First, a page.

The Macintosh IIsi originally shipped with Mac OS 6.0.7 and it supports up to Mac OS 7.6.1. My IIsi is using Mac OS 7.5. The Macintosh IIsi is a pre-System 7 Mac, but it is fully equipped to run System 7 and includes so-called clean 32-bit ROM chips. There is a ROM SIMM slot on the IIsi that can be filled with a rare IIsi ROM SIMM. All IIsi's have this ROM SIMM slot whether or not they actually shipped with it. Most IIsi computers have ROMs soldered on the motherboard. Those IIsi's that shipped with the ROM SIMM will not run without it. It may be possible to turn a Macintosh SE/30 into a clean 32-bit system by using a IIsi ROM SIMM. Thus, collectors are always on the look out for the presence of a IIsi ROM SIMM whenever a IIsi goes up for auction on eBay.
Macintosh IIsi ROM SIMM slot
"About This Macintosh" showing Mac OS and RAM
Click to view screen capture 1 - About
Click to view screen capture 2 - Calculator
Click to view screen capture 3 - Control Panels
Click to view screen capture 4 - Monitor Control Panel
Click to view screen capture 5 - Memory Control Panel
Click to view screen capture 6 - Power Central Control Panel
The IIsi shipped with either a 40 MB or 80 MB internal SCSI hard disk drive. My IIsi has an 80 MB internal hard disk drive. The IIsi has a single internal 1.4 MB floppy disk drive. I purchased my IIsi on eBay in an auction that clearly stated that this IIsi did not have an internal hard disk drive. This was great. Neophytes are easily scared off by such pronouncements even in light of the fact that this IIsi included a DayStar PowerCache 030 50 MHz accelerator card. Adding a hard drive takes about two seconds, so such things do not deter the informed buyer. The DayStar P33 accelerator is harder to find than a relatively common IIsi with a good internal hard drive. Couple that with the fact that this IIsi does not have the rare IIsi ROM SIMM and I was able to purchase this excellent IIsi system with AppleColor High-Resolution RGB Monitor, extended AppleDesign keyboard, and ADB Mouse II for almost nothing.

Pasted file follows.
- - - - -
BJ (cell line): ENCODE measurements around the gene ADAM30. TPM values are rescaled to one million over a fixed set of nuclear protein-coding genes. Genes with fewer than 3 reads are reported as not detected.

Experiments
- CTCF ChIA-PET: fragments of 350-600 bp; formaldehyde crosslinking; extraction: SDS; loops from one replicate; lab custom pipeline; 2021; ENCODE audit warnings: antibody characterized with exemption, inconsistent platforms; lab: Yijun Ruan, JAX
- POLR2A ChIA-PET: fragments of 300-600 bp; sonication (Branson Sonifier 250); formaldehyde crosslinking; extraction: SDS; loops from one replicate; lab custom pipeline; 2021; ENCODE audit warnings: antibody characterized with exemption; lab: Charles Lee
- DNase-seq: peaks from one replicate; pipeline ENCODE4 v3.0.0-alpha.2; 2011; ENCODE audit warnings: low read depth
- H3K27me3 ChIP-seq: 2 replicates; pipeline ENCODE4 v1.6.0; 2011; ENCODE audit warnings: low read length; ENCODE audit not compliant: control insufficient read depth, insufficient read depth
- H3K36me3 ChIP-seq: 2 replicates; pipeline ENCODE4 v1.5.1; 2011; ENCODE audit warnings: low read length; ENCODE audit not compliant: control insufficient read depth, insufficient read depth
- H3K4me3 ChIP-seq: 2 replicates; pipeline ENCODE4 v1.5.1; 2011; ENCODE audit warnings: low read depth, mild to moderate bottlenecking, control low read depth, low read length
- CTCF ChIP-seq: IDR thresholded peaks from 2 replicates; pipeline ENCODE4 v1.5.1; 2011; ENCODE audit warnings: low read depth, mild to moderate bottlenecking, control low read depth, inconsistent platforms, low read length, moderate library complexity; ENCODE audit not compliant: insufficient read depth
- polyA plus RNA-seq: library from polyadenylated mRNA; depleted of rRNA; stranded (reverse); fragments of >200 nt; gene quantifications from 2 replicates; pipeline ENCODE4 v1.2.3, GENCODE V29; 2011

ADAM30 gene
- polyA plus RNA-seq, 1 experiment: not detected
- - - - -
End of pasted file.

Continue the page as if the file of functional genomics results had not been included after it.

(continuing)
DayStar PowerCache 030 50 MHz (P33)
|DayStar PowerCache card and Apple NuBus Adapter card installed on DayStar riser card
DayStar PowerCache card installed in IIsi
The DayStar PowerCache 030 50 MHz (P33) is an accelerator card that more than doubles the speed of the 20 MHz IIsi. In my IIsi, this card is installed on a DayStar PDS riser card with two slots. The riser card allows the user to install both the PowerCache card and the Apple NuBus Adapter card with 68882 FPU. The only software required to run the PowerCache card is the DayStar Power Central Control Panel, which shipped along with the card on a 1.4 MB floppy disk. DayStar also included the PowerDemo application on the disk (see PowerDemo screen captures below). PowerDemo allows the user to test the card by running it through a series of speed tests.
DayStar Power Central Control Panel
Click to view PowerDemo DayStars test
Click to view PowerDemo Lines test
Click to view PowerDemo Disk I/0 test
Click to view PowerDemo Fractal test
The Macintosh IIsi is a unique Mac with no successors making it a must have in any Apple collection. The IIsi was a good overall computer to have at home in 1990, offering a balanced mix of price over performance. For those who like to hack, it can be modified to run faster, but for those who have better things to do, accelerator cards like the DayStar P33 are plentiful.